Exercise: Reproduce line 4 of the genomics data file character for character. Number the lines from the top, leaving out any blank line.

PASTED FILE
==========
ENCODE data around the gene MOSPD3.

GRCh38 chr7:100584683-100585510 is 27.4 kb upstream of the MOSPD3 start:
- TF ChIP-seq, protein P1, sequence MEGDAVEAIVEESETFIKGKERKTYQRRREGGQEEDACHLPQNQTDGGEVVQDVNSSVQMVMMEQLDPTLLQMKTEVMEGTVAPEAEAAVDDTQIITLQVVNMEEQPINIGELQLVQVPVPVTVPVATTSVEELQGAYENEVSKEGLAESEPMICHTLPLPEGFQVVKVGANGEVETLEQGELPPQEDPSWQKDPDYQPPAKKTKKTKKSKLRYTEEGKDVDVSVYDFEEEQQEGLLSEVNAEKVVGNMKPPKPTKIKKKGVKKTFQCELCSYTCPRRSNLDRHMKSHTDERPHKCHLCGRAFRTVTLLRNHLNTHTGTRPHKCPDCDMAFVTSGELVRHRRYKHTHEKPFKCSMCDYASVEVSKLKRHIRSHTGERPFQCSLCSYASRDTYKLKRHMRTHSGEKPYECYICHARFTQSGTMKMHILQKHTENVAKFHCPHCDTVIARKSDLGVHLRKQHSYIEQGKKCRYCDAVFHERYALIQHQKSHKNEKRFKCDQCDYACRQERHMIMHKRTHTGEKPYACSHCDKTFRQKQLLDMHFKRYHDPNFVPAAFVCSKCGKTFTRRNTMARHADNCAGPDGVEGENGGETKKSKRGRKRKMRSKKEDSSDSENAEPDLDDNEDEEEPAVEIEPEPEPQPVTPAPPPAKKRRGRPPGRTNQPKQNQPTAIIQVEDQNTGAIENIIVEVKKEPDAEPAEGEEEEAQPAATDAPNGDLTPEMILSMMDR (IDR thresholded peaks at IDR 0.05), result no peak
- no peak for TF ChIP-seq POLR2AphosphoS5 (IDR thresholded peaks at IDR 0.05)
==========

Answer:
- no peak for TF ChIP-seq POLR2AphosphoS5 (IDR thresholded peaks at IDR 0.05)